The people of Umeå in northern Sweden came together this week for an anti-racism rally, designed to commemorate the 77th anniversary of Kristallnacht, when Nazis in Germany and Austria destroyed hundreds of Jewish-owned shops and homes.
But the annual memorial in the 80,000 strong city ended up capturing attention for all the wrong reasons. Several Swedish and international newspapers claimed that Umeå had failed to invite any Jews to attend the peaceful demonstration, which was also designed to highlight the current plight of refugees seeking sanctuary in the Nordic nation.
The story went viral after Carinne Sjöberg, a spokesperson for the Jewish community, told media including The Jerusalem Post that she had not initially been contacted by organizers and had then been warned that Jewish people might be "scared to come" in case pro-Palestinian campaigners also turned up. Sweden formally recognised Palestine as a state a year ago, creating tensions with Israel.
However, when approached by The Local on Tuesday, Umeå councillor Jan Hägglund, 63, who was in charge of putting on the event, told a very different story.
The leader of the left wing Workers' Party Group (Arbetarpartiet) in Umeå argued that he had spent most of his career fighting for equality and said he was “devastated” by the image of both himself and his city that had been portrayed by international media.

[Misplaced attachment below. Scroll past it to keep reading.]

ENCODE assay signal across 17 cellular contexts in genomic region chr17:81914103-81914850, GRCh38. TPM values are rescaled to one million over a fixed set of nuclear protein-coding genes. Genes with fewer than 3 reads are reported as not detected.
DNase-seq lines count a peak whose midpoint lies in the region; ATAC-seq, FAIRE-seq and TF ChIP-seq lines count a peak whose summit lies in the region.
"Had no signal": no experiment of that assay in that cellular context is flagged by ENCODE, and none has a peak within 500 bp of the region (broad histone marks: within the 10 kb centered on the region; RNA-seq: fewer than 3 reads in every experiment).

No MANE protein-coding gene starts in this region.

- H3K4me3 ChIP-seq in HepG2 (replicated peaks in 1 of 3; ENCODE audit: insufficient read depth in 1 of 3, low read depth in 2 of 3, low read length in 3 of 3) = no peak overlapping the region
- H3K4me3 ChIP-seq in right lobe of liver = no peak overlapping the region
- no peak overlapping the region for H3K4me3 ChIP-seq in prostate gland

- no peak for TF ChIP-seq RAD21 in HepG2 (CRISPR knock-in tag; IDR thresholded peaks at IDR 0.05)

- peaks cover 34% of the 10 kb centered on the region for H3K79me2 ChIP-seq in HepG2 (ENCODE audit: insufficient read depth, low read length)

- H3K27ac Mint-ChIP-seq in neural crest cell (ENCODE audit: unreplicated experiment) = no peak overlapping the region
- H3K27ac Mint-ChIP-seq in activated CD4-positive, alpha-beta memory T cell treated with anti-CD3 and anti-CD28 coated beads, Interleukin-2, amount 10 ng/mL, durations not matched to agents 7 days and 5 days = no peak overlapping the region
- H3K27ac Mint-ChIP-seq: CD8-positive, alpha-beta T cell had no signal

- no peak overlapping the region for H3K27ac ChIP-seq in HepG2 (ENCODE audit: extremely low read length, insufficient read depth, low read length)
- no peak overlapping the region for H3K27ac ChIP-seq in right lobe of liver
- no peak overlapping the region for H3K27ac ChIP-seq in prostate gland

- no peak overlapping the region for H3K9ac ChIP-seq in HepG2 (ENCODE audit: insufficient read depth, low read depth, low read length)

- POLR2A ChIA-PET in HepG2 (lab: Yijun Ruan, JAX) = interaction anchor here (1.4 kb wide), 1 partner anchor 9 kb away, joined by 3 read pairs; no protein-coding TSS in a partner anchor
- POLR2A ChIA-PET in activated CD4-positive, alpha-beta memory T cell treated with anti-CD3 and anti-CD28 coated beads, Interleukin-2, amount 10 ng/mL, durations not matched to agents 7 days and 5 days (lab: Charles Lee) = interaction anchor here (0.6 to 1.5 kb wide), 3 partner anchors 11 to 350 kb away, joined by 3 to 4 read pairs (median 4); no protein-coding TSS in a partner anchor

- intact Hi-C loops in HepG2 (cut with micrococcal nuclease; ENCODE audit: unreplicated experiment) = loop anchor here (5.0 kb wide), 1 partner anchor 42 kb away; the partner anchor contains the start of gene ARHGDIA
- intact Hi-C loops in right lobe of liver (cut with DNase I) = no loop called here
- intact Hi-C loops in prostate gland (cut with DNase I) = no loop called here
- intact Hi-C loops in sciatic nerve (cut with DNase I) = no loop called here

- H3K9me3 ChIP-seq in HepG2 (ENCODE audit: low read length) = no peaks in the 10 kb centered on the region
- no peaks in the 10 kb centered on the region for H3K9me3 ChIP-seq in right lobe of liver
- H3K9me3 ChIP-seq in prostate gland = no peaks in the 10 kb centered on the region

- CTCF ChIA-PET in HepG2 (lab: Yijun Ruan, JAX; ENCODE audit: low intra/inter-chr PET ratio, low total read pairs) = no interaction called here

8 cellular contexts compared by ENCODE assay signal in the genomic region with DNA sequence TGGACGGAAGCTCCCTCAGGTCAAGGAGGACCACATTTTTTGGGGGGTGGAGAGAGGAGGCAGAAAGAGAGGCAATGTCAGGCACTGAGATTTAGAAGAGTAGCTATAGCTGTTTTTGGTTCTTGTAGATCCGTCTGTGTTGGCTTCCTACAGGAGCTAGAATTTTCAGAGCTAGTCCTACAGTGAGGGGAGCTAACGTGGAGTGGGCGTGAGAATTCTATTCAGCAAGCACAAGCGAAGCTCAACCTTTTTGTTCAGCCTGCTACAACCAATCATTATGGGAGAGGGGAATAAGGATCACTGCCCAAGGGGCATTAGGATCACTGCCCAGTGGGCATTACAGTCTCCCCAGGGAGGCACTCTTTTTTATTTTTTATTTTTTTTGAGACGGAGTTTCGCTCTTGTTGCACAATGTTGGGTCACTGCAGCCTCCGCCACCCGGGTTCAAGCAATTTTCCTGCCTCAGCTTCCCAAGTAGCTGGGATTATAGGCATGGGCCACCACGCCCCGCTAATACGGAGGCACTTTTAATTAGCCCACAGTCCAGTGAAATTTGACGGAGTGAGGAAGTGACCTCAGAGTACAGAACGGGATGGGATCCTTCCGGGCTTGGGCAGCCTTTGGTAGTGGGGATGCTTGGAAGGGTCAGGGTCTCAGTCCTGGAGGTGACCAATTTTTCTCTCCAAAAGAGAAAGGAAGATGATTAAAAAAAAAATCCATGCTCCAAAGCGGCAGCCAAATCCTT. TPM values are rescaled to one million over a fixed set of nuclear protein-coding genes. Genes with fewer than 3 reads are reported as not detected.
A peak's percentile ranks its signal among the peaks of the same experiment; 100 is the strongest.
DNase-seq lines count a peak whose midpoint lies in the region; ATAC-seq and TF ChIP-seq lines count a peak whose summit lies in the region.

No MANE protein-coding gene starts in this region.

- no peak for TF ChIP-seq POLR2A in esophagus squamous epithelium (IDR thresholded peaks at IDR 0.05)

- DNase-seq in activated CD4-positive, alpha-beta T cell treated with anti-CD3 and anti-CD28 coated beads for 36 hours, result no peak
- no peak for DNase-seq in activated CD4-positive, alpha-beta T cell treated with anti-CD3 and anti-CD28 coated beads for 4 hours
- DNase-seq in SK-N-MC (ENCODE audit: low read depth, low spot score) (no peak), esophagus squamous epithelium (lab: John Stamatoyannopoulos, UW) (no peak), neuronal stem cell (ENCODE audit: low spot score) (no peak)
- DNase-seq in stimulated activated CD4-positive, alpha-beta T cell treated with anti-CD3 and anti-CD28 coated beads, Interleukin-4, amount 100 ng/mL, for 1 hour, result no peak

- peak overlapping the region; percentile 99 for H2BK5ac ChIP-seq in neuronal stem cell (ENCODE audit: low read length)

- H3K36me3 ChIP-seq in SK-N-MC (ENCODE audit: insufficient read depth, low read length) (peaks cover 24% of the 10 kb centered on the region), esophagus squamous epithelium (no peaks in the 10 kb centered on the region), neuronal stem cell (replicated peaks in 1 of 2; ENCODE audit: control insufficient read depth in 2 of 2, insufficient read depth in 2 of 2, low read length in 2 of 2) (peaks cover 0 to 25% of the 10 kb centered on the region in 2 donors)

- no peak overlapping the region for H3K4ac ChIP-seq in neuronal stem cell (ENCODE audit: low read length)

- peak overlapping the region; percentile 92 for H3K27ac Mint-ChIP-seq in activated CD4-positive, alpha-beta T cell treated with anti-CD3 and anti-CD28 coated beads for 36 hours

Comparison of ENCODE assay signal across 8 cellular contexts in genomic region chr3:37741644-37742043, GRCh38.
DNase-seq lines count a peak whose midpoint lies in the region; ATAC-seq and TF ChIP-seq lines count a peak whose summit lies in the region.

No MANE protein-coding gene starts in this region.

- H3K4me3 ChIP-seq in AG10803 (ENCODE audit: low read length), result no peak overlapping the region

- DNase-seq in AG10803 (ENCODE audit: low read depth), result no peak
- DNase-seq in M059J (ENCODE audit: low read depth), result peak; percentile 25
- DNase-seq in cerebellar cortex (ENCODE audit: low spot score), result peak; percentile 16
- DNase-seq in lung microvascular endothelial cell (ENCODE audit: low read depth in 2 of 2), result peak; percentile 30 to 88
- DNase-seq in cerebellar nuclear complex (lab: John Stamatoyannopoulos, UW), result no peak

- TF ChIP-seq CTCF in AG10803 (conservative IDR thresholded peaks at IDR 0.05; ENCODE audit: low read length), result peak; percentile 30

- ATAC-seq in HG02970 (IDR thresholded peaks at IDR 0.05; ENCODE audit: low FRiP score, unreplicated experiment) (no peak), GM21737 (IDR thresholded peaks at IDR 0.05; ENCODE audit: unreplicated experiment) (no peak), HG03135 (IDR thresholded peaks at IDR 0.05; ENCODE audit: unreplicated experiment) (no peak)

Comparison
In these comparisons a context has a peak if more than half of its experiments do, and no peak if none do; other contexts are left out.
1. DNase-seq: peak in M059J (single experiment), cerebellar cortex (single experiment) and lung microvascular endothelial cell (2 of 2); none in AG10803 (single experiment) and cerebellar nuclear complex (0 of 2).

“I wanted the Jewish community to be involved (…) I supported it to the hills,” he said.
“I have always stood against the Nazis (…) My father was a baker and the bakers' trade union fought the Nazis physically in Umeå (…) they fought with their fists,” he added, his voice cracking.
“Now I have been portrayed as an anti-semite.”
The rally in Umeå. Photo: Anton Hultdin
Hägglund insisted that Sjöberg – who is a member of the centre-right Liberal party – was invited to take part in the event several weeks ago. He said he had asked another local Liberal councillor to approach her about being a guest speaker and then emailed her himself after he was informed that she was not available because Jewish groups were holding their own memorial on the same day.
Sjöberg confirmed to The Local on Tuesday that she had been sent a message by Hägglund but explained that he had not been “specific” about his reasons for wanting to meet with her.
Hägglund said he believed he had become a “victim of success” after attempting to engage political groups from across the spectrum in the annual event, which has typically been arranged by a small group of left-wing campaigners for the past 20 years. He told The Local that various political splits and rows had emerged as a result, which had made it difficult to make decisions.
Sjöberg accepted on Tuesday that the Jewish community had never previously complained about being left out of the long-running rally, but said that this was a result of being "too afraid" in the past.
“This is the first time that the Jewish community dares to go out and say ‘I am Jewish' (…) we are stronger now,” she said.
With various other versions of events also circulating on Tuesday, the full background to the ongoing local row remained both complex and unclear.
However, the dispute has no doubt cast a shadow over Umeå, which has previously celebrated a reputation for tolerance. Just 5.6 percent of the local population voted for the anti-immigration Sweden Democrat party in the last general election in September 2014, compared to 13 percent nationwide.
“Umeå has a long-standing tradition of fighting Nazis and being open to people from other countries. There is an uncommonly open climate in Umeå,” insisted Hägglund.